The Top-5 Scams That Property Owners Fall For

Written by Apartment Management Magazine on . Posted in Blog

By Matt DiBara, DiBara Masonry

For many, a house is the largest investment one will make in a lifetime. With so much at stake, the home improvement, contracting, and home insurance industry is rife with deception. Homeowners need to be savvy and stay alert to people out to scam them out of their hard-earned money and out to put their stature as homeowners in jeopardy. Here are five of the top scams that homeowners fall for time and again.

  • Insurance Related Scams

Wading through the murky waters of insurance can be a daunting task for any property owner not up on insurance terminology or insurance law. Unscrupulous contractors like to take advantage of people’s unfamiliarity with all of the “ins and outs” of insurance claims. Scammers usually prowl neighborhoods following damaging storms, promising cheap fixes with low-ball bids. They typically try to “weasel” up-front payments out of a property owner, or at least large down payments. These scammers will try to steer you away from filing legitimate homeowner insurance claims and then skip town with your cash. If they do any work, it’s typically substandard. If a scam contractor completes work on storm damage before a legitimate insurance adjuster can inspect the damage, your claim will likely be denied, and you’ll be stuck footing the bill to repair the shoddy work.

  • Unlicensed Contractors Scams

When you need work done on your property, you want that work done by a professional. Property owners can also be persuaded to cut corners on researching companies or ignore red flags if the price is right or run up against a smooth-talking contractor. One sign that a contractor is probably unlicensed is they want the homeowner to pull their own permits. This action leaves the homeowner vulnerable if things go south legally. It also should make one question why a contractor can’t pull permits. Unlicensed contractors may also try to use the license of another contractor illegally. Always protect yourself and do your due diligence research on any company you are looking to hire.

  • Mortgage Scams

A common mortgage scam is called “bait-and-switch.”  With this type of scam, potential buyers get enticed with excellent interest rates and impressive terms.  However, once the buyer signs on the dotted line, they are told the terms have changed or no longer qualify for the amazing rates. The buyer is then stuck with less-than-favorable rates, bad terms, or fees. Property owners should also watch out for other well-documented mortgage scams, like reverse mortgages scams. These scammers take advantage of home equity conversion mortgages. Scammers recruit people, typically seniors, and apply for these loans on the senior’s behalf based on inflated appraisals. The homeowner continues to pay the home’s taxes and insurance, but the scammer takes the remainder.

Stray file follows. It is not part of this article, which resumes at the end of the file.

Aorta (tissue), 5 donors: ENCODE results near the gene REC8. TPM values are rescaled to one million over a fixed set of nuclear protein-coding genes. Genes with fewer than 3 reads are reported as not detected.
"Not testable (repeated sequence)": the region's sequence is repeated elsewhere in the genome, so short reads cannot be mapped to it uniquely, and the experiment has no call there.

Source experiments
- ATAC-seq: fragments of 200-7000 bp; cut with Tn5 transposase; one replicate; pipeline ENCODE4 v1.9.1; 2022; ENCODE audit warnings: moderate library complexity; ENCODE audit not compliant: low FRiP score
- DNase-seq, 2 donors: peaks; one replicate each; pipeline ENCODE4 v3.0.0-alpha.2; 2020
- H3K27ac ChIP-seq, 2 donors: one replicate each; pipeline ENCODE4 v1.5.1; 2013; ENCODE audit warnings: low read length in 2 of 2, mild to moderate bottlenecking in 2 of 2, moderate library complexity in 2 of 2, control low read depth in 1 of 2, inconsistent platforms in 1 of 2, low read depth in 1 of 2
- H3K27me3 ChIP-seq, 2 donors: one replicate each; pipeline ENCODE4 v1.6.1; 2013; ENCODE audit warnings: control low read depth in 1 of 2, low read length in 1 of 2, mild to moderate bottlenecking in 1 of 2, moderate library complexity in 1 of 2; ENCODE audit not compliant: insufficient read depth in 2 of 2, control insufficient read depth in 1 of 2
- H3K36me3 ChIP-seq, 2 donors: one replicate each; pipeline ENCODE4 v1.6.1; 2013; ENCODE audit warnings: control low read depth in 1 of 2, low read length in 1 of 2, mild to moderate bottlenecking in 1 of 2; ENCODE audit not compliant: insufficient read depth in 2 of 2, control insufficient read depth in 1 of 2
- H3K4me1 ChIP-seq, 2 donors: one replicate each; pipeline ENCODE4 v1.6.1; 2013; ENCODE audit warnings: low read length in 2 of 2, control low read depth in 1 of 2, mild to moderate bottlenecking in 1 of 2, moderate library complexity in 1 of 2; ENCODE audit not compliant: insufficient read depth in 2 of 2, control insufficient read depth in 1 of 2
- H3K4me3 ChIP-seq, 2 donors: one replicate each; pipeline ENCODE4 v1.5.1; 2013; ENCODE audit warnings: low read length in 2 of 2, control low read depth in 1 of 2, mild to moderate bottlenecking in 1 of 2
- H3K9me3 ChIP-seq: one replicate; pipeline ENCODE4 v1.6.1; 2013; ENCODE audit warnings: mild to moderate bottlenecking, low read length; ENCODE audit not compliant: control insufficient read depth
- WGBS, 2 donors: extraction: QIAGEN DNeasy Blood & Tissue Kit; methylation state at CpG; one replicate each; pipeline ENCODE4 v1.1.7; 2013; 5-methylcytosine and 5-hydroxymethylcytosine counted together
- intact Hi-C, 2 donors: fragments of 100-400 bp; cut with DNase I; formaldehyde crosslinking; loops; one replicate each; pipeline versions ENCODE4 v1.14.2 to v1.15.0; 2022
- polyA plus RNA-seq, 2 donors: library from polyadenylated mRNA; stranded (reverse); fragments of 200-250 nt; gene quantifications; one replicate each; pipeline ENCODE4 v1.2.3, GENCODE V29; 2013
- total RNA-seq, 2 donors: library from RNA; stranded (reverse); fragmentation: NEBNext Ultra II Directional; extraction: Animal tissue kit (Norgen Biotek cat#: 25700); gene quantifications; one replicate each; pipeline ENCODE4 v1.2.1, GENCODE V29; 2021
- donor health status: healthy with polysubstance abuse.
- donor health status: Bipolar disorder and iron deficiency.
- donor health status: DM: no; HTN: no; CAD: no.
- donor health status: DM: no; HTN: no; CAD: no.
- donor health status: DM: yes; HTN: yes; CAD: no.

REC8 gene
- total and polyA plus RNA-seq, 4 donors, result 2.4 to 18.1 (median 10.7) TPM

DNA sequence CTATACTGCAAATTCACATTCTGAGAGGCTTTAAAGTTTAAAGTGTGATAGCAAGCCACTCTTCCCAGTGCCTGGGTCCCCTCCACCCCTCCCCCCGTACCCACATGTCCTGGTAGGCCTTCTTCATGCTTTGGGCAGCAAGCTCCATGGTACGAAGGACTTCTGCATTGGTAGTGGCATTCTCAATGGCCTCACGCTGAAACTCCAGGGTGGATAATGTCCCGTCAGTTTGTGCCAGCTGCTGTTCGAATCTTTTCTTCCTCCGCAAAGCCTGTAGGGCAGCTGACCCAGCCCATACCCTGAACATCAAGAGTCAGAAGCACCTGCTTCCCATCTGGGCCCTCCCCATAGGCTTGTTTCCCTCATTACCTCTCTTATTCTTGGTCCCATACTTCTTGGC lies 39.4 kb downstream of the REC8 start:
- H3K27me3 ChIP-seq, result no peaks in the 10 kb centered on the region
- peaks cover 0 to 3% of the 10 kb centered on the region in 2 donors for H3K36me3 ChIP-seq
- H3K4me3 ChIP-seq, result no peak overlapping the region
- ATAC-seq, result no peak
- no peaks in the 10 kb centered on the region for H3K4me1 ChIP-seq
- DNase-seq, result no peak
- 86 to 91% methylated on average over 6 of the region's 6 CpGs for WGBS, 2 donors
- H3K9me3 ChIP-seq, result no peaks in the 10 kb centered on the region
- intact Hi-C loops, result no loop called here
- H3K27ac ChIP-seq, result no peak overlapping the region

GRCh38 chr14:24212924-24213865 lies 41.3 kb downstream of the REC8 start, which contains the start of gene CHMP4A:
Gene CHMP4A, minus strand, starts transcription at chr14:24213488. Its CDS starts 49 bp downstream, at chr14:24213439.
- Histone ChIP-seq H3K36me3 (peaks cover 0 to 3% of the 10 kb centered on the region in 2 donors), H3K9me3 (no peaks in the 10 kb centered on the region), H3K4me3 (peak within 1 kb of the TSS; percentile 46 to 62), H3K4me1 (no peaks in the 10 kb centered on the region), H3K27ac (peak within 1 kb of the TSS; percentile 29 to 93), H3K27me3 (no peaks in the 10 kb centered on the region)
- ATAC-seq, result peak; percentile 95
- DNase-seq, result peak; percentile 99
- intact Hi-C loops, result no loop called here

There are other mortgage scams (like equity stripping and foreclosure-related scams). Anyone looking to buy a property should always research their financing options and beware of anything that sounds too good to be true.

  • Bill Scams and Phishing

When a person buys a property, they get inundated with an incredible amount of paperwork. Scammers take advantage of this fact by sending people fake bills or sending phishing emails in hopes of getting paid by becoming lost in the shuffle of money going out the door. Always thoroughly read and review any mail or emails you get requesting payment for one thing or another. If you are concerned that something may be less than legitimate, call your bank or mortgage lender to see if they recognize the vendor.

  • The Uninvited

Much like we referenced above with insurance scams, sometimes people will show up on your doorstep promising great deals on landscaping or roofing. They may say, “Hey, I was just in the neighborhood and noticed that your roof needed replacing,” or “I’m working on your neighbor’s property, and we’re offering a deal for your block only!”  Your first red flag should be that a contractor is walking door to door offering work.  Contractors “worth their salt” are typically too busy to sell their services door to door.

If a random contractor ever approaches you or rings your doorbell, ask for references. Follow up on whatever references they give you (if they provide you with anything) and do your best to research them. If you suspect something more unlawful is going on, do not hesitate to contact authorities and report the scam.

There will always be dishonest people out there looking to make a quick buck from unsuspecting people. You’ve worked hard to be able to own your home and your other properties.  Make sure to use good judgement and conduct appropriate due diligence and thorough research to protect yourself and your investments.Matt DiBara is the owner of DiBara Masonry based in Los Angeles.  He has spent his career serving clients with top-of-the-line masonry work, and he has also become an advocate for property owners through his passion project, “The Undercover Contractor.”  Mr. DiBara may be reached at (323) 313-0165 or visit DiBara Masonry’s website at